Springfield, Massachusetts, by Clarence E. Blake, Ph.D., continued.
Hampden Coffee House
justice on the side of the "rebels." During the war the resources of the people had been taxed to their utmost. At its close the money was nearly worthless. Many of the soldiers, who had risked everything for independence, returned home under heavy indebtedness to their richer neighbors who had not marched to the battle-field. In some cases these more fortunate stay-at-homes were Tories. The poor fellows were helpless and desperate. Farms and other property were holden for debt.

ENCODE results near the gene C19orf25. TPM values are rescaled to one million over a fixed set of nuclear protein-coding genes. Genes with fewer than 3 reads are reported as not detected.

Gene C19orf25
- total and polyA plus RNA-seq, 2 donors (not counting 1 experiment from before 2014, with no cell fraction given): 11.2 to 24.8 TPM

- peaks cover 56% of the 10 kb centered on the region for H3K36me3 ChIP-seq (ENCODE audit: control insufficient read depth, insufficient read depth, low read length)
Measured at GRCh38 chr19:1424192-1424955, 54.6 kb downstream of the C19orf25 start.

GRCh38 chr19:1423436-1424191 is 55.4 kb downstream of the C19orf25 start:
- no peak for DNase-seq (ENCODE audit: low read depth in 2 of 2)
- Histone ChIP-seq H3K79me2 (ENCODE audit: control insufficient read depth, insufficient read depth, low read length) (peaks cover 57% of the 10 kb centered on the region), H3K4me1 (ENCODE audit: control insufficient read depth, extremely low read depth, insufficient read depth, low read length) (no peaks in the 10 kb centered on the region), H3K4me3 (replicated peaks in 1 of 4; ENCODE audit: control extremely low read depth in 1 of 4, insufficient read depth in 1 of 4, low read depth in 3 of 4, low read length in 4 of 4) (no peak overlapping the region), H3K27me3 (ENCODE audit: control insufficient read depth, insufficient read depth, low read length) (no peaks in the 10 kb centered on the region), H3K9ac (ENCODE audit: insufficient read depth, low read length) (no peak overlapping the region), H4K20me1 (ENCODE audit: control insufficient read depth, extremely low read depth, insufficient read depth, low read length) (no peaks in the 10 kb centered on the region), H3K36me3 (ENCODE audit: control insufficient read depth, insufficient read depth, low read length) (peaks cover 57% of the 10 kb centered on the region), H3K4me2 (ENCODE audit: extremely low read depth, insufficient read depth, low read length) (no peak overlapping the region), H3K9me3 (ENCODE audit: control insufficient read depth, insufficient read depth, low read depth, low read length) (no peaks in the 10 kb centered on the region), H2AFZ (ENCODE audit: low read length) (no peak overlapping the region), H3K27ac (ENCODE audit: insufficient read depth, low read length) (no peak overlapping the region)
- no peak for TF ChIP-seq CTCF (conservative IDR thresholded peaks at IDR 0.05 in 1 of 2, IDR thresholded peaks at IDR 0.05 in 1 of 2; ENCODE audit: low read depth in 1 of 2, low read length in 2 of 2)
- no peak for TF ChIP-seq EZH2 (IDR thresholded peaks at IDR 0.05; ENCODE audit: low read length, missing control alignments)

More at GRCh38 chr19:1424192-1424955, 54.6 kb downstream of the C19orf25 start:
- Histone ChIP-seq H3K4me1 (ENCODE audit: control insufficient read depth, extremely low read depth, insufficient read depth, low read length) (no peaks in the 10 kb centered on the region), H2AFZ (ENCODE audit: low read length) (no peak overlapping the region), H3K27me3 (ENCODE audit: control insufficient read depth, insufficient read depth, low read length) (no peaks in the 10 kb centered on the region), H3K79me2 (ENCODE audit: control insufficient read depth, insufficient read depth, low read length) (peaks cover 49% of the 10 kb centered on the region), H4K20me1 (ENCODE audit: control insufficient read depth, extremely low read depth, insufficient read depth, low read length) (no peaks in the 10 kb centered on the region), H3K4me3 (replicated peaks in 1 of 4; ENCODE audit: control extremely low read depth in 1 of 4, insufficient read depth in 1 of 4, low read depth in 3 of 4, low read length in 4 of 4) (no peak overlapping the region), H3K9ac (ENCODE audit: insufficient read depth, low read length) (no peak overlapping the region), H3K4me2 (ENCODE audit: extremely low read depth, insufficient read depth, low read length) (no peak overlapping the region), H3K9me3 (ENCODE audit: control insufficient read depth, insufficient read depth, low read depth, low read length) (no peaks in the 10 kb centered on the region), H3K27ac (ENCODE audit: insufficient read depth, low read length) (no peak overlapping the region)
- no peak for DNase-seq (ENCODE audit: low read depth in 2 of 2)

With so large a number in distress, the spirit of lawlessness naturally developed Armed bodies stopped the courts in several places, in order that judgments might not be rendered against them. This stopping of the courts was all which was attempted at first. To seize control of the machinery of government or to pillage property beyond immediate need was not in the plan. But as the movement spread it seemed necessary to the insurgents to possess themselves of the Arsenal at Springfield, and a force of two thousand men attempted this. Gen. Shepard was defending the Arsenal with only a few hundred militia, many of whom felt that there was much real justice in the cause of the "rebels." A discharge of grape from one of Shepard's cannon killed four of the insurgents, and turned the whole column to flight without a shot in
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